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Hydraulic tuning of vein cell microstructure in the evolution of angiosperm venation networks


Feild, TS and Brodribb, TJ, Hydraulic tuning of vein cell microstructure in the evolution of angiosperm venation networks, New Phytologist, 199, (3) pp. 720-726. ISSN 0028-646X (2013) [Refereed Article]

Copyright Statement

Copyright 2013 The Authors New Phytologist Copyright 2013 New Phytologist Trust

DOI: doi:10.1111/nph.12311


High vein density (DV) evolution in angiosperms represented a key functional transition. Yet, a mechanistic account on how this hydraulic transformation evolved remains lacking. We demonstrate that a consequence of producing high DV is that veins must become very small to fit inside the leaf, and that angiosperms are the only clade that evolved the specific type of vessel required to yield sufficiently conductive miniature leaf veins. From 111 species spanning key divergences in vascular plant evolution, we show, using analyses of vein conduit evolution in relation to vein packing, that a key xylem innovation associated with high DV evolution is a strong reduction in vein thickness and simplification of the perforation plates of primary xylem vessels. Simple perforation plates in the leaf xylem occurred only in derived angiosperm clades exhibiting high DV (> 12 mm mm(-2)). Perforation plates in the vessels of other species, including extant basal angiosperms, consisted of resistive scalariform types that were associated with thicker veins and much lower DV. We conclude that a reduction in within-vein conduit resistance allowed vein size to decrease. We suggest that this adaptation may have been a critical evolutionary step that enabled dramatic DV elaboration in angiosperms.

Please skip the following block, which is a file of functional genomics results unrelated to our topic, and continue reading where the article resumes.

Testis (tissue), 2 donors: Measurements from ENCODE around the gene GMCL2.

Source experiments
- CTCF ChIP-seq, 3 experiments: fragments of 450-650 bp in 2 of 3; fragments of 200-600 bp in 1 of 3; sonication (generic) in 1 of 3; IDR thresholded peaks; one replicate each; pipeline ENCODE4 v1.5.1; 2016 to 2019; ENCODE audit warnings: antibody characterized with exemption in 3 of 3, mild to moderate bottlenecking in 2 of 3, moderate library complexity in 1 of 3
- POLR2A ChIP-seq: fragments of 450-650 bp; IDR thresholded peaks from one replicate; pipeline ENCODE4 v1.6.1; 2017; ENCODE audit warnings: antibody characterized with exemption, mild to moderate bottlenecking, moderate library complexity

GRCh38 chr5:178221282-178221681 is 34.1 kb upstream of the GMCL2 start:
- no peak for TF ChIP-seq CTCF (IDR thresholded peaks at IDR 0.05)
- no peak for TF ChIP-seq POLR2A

Item Details

Item Type:Refereed Article
Keywords:xylem, evolution, vessel
Research Division:Biological Sciences
Research Group:Evolutionary biology
Research Field:Biological adaptation
Objective Division:Expanding Knowledge
Objective Group:Expanding knowledge
Objective Field:Expanding knowledge in the environmental sciences
UTAS Author:Brodribb, TJ (Professor Tim Brodribb)
ID Code:88847
Year Published:2013
Funding Support:Australian Research Council (DP120101686)
Web of Science® Times Cited:60
Deposited By:Plant Science
Deposited On:2014-02-18
Last Modified:2017-01-24

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